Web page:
Öyvind Fahlström & Swedish Avant-Garde Film

Date: 14 October 2002 | Season: Oyvind Fahlstrom

14 October–24 November 2002
Gateshead BALTIC Centre

Since the 1950s, the artist Öyvind Fahlström pursued an interest in the moving image. The use of illustration and collage in his paintings and graphic work show a clear affinity to cinema and the use of film as a means of artistic expression. He was an active member of Arbetsgruppen För Film (aka Filmform); an artist-led organisation dedicated to the production and promotion of avant-garde film, and made experimental tv documentaries, home movies and the radical feature film Du Gamla Du Fria (which takes its name from the Swedish national anthem).

One of the earliest films ever made by an artist was Symphonie Diagonale by the Swedish painter Viking Eggeling in the early 1920s, but independent film did not become established in Sweden until the post-war period, at which time personal psychodramas and city symphonies were made by filmmakers such as Gösta Werner, Peter Weiss and Nils Jönsson.

Avant-garde film flourished as a potent artform in the 1960s counterculture. The artists Åke Karlung and Erling Johansson made extraordinary films as part of their wider creative practice, using animation to assemble mixtures of painting, sculpture and live action. Other filmmakers, including Hans Esselius and Jan Håfström used cinema to make potent social commentary, attacking the modern political and industrial establishment. Fahlström himself made the satirical, psychedelic found-footage film U-barn for the Swedish Film Institute. In the 70s and 80s, Åsa Sjöström, Olle Hedman Anne-Sofi Sidén and others continued to experiment with the medium as a punk ethos brought the work back-to-basics.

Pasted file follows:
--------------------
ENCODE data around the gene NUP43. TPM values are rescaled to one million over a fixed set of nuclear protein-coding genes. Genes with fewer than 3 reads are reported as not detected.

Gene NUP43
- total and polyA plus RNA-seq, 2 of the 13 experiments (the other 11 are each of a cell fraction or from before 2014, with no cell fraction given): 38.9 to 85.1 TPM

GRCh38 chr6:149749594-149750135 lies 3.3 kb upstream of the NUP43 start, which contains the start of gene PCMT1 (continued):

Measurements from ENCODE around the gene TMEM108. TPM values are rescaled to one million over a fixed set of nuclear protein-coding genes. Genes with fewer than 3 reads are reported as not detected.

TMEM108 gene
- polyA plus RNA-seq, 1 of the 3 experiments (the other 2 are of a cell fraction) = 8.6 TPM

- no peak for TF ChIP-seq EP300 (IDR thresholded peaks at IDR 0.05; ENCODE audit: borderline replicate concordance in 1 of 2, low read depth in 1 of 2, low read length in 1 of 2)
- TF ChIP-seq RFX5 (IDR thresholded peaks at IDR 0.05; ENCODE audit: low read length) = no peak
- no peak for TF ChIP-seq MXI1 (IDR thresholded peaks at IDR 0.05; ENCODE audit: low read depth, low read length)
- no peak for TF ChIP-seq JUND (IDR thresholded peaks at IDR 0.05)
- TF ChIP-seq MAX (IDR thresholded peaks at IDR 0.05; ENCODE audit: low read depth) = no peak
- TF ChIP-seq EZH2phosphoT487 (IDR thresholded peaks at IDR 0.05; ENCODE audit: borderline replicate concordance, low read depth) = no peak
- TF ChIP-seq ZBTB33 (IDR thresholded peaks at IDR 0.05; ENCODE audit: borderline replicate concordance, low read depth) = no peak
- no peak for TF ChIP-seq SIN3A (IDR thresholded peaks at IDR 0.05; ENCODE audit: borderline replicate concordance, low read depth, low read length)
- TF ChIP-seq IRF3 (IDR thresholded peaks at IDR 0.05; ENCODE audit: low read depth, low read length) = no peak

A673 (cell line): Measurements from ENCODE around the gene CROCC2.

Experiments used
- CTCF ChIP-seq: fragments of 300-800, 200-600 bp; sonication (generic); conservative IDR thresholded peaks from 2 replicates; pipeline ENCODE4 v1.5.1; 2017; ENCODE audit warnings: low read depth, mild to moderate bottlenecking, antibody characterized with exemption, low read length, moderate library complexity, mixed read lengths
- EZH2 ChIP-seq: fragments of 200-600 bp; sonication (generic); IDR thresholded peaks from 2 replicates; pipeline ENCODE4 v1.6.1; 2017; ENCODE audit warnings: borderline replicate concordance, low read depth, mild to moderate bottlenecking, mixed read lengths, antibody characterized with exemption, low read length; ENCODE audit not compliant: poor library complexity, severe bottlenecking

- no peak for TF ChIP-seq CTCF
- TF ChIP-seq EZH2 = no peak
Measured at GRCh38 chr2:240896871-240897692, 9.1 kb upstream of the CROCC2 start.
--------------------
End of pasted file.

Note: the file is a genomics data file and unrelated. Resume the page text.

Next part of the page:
The artist Gunvor Nelson lived and worked in San Francisco for many years, though she never lost her close connection to the culture and character of her birthplace. Gunvor will be at BALTIC to present two programmes of her work, featuring both her unique collage techniques and her deeply personal films about family relationships.

In this brief history of the Swedish avant-garde, examples of Fahlström’s own work will be shown alongside rare screenings of films by those who still remain widely unknown outside their homeland.

Experiments in Art & Technology: 9 Evenings

Date: 14 October 2002 | Season: Oyvind Fahlstrom

Monday 14 October 2002, at 6:15pm
Gateshead BALTIC Centre

Introductory lecture and slide show by Billy Klüver, founder of E.A.T. (Experiments in Art & Technology). Klüver will discuss the work of Öyvind Fahlström, with particular reference to the multi-media performance Kisses Sweeter Than Wine.

Barbro Schultz Lundestam, Öyvind Fahlström: Kisses Sweeter Than Wine, 1966, b/w & colour, sound, 71 min

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Öyvind Fahlström: Du gamla du fria

Date: 18 November 2002 | Season: Oyvind Fahlstrom

Monday 18 November 2002, at 6pm
Gateshead BALTIC Centre

Öyvind Fahlström & Lena Ewet, Du gamla du fria, 1969-71, colour, sound, 100 min
Fahlström’s radical feature film Du gamla du fria (Provocation) is a political work which portrays a group of young activists as they perform happenings outside factories and banks in protest against a corrupt system. After finding their demonstrations are ultimately ineffective, they discover that they too are bourgeois individualists at heart.

Repeat Screenings: Saturday 23 November 2002, at 3pm, and Sunday 24 November 2002, at 1pm

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The Early Avant-Garde

Date: 19 November 2002 | Season: Oyvind Fahlstrom

Tuesday 19 November 2002, at 6pm
Gateshead BALTIC Centre

Diagonalsymfonin, made in Berlin by Swedish painter Viking Eggeling is one of the earliest examples of ‘visual music’ or moving painting. Gösta Werner’s Midvinterblot, a startling and realistic portrayal of Bronze Age human sacrifice, shocked audiences in the 1940s. In the post-war period, the film avant-garde was dominated by psychodramas such as De Vita Händerna (a homemade 8mm version of the Tristan and Isolde legend) and the early films of author Peter Weiss (hallucinatory compositions of human bodies). X, by Moderna Museet director Pontus Hultén, is a jazzy mixture of animation and found-footage. The final four films are ‘city symphonies’; portraits of the architecture and inhabitants of Stockholm, one of Europe’s great cities. The down-trodden men of the old town are the subjects of the cinema-verite Ansikten I Skugga (Faces in the Shadow).

Viking Eggeling, Diagonalsymfonin, 1923-24, b/w, silent, 8m
Gösta Werner, Midvinterblot, 1945, b/w, sound, 12m
Rut Hillarp, De Vita Händerna, 1950, b/w, sound, 17m